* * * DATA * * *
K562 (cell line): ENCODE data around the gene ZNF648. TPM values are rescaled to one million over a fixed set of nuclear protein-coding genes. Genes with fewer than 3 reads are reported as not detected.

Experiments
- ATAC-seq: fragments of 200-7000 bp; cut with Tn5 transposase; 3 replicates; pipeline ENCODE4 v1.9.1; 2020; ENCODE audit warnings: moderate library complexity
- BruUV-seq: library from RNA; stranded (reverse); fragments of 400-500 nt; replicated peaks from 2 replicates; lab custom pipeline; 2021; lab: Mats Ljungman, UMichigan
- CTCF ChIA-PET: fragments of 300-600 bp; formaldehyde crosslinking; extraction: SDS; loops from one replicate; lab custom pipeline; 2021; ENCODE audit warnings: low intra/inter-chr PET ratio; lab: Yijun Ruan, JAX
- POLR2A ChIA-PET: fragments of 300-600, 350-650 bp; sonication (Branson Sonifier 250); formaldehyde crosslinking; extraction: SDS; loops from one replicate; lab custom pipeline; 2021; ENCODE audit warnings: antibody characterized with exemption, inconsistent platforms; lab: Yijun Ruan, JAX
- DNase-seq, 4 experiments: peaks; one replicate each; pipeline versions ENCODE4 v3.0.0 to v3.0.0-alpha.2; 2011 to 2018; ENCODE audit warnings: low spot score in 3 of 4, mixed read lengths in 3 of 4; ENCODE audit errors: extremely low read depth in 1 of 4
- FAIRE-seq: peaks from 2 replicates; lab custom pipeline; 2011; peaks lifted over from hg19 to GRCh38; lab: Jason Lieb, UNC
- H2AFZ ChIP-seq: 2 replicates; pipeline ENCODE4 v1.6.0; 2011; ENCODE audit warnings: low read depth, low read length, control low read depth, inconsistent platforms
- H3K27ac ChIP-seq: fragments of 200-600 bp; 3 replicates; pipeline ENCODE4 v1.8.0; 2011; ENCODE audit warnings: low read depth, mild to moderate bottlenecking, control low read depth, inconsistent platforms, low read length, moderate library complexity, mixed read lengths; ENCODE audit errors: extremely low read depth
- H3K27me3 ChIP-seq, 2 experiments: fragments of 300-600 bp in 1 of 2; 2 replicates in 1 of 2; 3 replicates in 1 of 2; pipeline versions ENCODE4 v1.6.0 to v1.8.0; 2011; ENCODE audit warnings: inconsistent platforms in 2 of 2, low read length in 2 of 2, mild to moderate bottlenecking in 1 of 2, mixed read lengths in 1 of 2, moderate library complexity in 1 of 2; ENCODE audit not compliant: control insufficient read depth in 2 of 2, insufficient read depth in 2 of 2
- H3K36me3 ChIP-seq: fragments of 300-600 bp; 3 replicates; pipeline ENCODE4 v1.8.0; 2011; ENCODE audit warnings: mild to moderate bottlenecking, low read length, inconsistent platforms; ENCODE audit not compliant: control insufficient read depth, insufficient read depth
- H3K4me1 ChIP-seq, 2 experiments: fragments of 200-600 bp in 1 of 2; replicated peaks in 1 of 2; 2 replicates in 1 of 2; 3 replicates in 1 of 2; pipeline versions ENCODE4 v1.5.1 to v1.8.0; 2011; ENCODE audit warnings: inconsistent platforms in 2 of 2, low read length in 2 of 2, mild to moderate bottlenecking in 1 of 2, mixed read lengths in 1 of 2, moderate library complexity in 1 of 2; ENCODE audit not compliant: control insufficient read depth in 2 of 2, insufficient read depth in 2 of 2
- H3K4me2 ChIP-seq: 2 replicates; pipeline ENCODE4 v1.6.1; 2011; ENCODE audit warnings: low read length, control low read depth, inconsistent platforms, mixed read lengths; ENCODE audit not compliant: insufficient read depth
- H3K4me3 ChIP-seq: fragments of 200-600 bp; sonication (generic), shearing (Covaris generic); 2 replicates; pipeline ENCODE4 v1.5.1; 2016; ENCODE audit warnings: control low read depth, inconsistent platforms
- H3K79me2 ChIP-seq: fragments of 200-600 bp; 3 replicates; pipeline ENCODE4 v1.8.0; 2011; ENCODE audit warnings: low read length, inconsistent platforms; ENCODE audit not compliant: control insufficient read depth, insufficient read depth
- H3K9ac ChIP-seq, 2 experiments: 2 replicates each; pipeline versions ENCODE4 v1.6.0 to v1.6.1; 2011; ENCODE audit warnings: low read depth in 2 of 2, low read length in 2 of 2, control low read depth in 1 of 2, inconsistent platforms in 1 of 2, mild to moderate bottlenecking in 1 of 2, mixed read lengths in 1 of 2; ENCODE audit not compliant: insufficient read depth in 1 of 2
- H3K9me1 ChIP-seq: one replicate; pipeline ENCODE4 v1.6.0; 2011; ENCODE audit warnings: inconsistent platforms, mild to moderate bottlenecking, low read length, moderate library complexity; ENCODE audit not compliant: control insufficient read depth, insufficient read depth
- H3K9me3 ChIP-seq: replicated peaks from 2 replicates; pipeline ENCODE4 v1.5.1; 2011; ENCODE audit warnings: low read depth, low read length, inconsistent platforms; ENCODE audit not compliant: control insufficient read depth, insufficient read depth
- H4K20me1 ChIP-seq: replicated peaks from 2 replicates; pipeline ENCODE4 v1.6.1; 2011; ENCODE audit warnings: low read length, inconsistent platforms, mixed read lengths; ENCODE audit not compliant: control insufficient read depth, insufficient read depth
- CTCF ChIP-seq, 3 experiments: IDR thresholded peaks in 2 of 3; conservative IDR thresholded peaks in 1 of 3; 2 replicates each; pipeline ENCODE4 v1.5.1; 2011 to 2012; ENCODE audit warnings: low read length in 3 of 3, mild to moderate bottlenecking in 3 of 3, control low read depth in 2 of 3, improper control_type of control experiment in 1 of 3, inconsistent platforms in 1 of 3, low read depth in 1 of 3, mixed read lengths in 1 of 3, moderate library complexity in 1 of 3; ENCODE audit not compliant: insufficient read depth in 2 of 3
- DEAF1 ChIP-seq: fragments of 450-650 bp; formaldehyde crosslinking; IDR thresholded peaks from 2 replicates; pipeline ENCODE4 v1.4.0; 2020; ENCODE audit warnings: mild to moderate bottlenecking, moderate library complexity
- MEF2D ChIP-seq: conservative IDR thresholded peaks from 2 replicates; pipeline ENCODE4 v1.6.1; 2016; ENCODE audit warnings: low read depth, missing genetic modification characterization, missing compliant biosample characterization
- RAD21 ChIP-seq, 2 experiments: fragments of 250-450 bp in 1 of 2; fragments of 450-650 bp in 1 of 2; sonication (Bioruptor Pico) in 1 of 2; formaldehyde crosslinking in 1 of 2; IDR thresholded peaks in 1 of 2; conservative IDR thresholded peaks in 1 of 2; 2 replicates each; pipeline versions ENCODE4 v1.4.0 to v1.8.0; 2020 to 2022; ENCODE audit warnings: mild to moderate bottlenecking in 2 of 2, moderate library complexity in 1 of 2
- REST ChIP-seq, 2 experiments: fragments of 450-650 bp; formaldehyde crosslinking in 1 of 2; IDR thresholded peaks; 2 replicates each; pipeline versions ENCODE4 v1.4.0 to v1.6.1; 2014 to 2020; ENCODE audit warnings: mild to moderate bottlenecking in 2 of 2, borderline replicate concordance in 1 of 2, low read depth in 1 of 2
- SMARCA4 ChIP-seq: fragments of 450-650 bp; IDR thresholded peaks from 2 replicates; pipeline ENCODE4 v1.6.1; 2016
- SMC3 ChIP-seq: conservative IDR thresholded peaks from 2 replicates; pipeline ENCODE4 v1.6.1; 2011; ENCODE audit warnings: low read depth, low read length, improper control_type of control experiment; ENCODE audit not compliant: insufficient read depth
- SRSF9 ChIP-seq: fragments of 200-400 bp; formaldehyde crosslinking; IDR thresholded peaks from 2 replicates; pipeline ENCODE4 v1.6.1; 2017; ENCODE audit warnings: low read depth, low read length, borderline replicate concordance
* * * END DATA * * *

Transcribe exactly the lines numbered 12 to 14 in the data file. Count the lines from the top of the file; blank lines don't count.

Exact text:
- H3K36me3 ChIP-seq: fragments of 300-600 bp; 3 replicates; pipeline ENCODE4 v1.8.0; 2011; ENCODE audit warnings: mild to moderate bottlenecking, low read length, inconsistent platforms; ENCODE audit not compliant: control insufficient read depth, insufficient read depth
- H3K4me1 ChIP-seq, 2 experiments: fragments of 200-600 bp in 1 of 2; replicated peaks in 1 of 2; 2 replicates in 1 of 2; 3 replicates in 1 of 2; pipeline versions ENCODE4 v1.5.1 to v1.8.0; 2011; ENCODE audit warnings: inconsistent platforms in 2 of 2, low read length in 2 of 2, mild to moderate bottlenecking in 1 of 2, mixed read lengths in 1 of 2, moderate library complexity in 1 of 2; ENCODE audit not compliant: control insufficient read depth in 2 of 2, insufficient read depth in 2 of 2
- H3K4me2 ChIP-seq: 2 replicates; pipeline ENCODE4 v1.6.1; 2011; ENCODE audit warnings: low read length, control low read depth, inconsistent platforms, mixed read lengths; ENCODE audit not compliant: insufficient read depth